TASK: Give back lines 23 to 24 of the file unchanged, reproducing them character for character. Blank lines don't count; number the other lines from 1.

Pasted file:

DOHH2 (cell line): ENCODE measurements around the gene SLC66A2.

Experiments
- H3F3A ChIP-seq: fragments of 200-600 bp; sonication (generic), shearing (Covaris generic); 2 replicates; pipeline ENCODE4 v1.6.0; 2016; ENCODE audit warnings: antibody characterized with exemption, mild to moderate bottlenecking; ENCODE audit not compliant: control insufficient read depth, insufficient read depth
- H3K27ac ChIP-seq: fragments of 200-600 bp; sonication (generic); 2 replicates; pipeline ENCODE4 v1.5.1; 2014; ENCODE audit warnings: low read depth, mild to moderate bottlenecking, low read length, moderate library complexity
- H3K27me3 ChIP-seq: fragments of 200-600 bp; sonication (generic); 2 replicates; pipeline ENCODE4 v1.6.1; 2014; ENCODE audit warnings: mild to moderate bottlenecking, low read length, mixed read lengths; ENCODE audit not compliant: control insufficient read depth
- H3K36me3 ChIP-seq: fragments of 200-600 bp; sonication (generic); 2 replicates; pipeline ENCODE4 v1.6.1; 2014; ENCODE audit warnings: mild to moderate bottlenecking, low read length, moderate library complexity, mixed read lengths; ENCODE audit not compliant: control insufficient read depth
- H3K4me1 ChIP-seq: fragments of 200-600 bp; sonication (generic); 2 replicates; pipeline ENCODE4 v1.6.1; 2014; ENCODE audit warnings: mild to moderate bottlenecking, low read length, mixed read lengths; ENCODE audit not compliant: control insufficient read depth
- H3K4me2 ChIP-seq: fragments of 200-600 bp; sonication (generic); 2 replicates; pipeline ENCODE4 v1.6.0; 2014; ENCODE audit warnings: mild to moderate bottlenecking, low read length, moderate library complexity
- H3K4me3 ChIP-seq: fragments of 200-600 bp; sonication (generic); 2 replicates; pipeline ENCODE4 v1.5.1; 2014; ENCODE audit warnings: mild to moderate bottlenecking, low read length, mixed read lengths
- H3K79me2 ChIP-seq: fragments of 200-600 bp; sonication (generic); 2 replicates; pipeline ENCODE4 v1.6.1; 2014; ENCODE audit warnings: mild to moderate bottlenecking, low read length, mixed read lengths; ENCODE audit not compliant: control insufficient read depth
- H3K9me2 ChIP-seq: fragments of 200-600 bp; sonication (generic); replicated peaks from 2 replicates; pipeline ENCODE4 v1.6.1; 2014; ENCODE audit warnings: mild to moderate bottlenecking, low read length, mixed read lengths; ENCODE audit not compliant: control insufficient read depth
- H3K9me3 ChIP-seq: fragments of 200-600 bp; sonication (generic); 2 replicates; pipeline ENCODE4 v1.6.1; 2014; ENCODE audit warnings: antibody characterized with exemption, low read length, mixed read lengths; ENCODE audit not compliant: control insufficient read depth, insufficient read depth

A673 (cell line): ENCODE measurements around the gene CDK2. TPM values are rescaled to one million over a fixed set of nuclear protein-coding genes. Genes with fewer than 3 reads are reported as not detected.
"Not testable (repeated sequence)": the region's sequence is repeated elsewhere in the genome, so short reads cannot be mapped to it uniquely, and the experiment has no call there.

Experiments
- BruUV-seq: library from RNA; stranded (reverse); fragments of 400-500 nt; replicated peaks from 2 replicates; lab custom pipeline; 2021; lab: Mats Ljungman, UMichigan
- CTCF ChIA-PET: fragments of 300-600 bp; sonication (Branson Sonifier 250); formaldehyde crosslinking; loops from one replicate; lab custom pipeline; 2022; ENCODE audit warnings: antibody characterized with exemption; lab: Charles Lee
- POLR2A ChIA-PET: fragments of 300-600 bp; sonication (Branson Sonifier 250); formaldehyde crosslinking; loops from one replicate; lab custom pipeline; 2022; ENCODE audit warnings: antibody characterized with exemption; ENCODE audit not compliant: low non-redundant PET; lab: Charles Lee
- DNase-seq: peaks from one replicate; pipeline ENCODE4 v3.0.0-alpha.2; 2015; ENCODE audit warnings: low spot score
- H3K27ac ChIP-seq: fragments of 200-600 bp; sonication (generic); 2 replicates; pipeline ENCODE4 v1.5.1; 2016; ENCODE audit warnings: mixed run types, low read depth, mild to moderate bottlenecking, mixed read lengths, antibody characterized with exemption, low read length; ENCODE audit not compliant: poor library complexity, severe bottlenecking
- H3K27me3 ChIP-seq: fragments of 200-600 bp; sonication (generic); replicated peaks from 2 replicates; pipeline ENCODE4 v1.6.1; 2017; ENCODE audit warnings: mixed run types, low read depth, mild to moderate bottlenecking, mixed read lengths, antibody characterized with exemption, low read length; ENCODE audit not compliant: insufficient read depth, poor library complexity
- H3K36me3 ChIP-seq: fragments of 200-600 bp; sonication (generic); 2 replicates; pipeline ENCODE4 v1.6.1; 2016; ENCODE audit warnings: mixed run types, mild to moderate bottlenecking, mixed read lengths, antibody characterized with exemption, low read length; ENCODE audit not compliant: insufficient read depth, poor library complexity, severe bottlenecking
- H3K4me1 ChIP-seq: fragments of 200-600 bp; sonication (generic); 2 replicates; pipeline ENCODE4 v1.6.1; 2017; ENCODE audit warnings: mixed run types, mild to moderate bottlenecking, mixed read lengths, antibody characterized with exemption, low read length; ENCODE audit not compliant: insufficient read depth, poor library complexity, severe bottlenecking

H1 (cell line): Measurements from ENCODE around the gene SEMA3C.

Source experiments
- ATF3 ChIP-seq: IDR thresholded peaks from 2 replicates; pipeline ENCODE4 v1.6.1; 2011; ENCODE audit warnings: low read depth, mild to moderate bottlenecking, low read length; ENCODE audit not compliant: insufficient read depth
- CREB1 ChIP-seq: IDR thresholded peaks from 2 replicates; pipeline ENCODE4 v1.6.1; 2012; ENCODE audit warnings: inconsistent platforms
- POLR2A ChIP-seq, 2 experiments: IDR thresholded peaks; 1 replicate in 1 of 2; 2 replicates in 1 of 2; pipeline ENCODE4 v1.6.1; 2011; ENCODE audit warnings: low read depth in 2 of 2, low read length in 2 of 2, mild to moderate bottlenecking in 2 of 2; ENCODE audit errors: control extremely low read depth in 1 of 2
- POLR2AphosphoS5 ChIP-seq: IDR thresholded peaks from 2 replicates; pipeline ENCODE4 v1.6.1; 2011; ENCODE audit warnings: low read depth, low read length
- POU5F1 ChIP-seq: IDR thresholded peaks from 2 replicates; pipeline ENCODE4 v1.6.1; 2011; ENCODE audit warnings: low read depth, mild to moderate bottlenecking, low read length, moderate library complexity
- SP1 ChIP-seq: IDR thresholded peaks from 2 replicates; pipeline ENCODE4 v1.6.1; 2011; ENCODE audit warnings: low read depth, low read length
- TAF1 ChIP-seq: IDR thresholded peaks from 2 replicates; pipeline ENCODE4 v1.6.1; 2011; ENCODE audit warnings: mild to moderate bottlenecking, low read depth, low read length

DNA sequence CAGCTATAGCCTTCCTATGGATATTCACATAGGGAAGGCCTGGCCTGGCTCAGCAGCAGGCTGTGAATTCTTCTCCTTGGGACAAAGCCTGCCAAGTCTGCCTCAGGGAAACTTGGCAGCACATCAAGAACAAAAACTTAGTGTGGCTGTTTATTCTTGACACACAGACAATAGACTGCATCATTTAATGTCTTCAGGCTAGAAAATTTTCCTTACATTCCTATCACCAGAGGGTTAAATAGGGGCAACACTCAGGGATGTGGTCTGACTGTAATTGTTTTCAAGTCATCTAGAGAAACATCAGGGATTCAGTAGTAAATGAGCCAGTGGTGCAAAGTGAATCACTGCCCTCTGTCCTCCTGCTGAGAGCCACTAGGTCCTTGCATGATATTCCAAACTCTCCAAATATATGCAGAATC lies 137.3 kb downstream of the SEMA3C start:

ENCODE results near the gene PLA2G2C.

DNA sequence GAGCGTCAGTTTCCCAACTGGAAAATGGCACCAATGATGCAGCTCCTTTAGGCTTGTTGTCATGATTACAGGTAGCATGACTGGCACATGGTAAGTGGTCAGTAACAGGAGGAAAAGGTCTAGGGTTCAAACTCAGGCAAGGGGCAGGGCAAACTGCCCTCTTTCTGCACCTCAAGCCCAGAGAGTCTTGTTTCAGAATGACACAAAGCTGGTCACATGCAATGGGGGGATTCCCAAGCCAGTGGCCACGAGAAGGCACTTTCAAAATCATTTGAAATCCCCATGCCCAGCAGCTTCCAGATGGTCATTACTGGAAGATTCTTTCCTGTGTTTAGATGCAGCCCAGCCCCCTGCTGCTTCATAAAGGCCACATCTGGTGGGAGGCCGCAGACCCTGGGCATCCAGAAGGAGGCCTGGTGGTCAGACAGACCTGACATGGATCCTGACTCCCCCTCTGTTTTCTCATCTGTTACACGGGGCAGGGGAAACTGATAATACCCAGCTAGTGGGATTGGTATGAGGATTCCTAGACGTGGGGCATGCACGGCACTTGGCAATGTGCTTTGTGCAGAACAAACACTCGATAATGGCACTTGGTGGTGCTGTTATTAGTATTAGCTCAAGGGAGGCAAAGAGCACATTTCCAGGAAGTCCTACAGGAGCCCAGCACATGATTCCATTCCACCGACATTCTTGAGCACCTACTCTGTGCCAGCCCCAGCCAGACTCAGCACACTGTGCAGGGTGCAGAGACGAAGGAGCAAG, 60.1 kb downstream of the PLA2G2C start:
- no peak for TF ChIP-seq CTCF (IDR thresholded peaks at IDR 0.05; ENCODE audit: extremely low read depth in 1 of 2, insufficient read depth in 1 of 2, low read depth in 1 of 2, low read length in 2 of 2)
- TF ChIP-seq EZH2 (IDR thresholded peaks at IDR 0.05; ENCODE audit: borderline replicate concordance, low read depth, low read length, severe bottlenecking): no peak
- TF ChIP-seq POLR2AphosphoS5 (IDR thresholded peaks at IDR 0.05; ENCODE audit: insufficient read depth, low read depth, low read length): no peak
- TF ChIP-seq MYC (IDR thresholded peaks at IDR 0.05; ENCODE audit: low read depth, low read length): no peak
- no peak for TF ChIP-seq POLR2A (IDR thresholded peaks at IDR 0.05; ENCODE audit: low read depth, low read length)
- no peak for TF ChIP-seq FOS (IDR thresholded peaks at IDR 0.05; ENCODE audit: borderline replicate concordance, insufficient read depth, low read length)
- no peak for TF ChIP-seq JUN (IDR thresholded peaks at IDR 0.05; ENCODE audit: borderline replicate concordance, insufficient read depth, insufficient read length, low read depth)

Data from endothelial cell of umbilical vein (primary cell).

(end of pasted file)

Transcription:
- H3K4me1 ChIP-seq: fragments of 200-600 bp; sonication (generic); 2 replicates; pipeline ENCODE4 v1.6.1; 2017; ENCODE audit warnings: mixed run types, mild to moderate bottlenecking, mixed read lengths, antibody characterized with exemption, low read length; ENCODE audit not compliant: insufficient read depth, poor library complexity, severe bottlenecking

H1 (cell line): Measurements from ENCODE around the gene SEMA3C.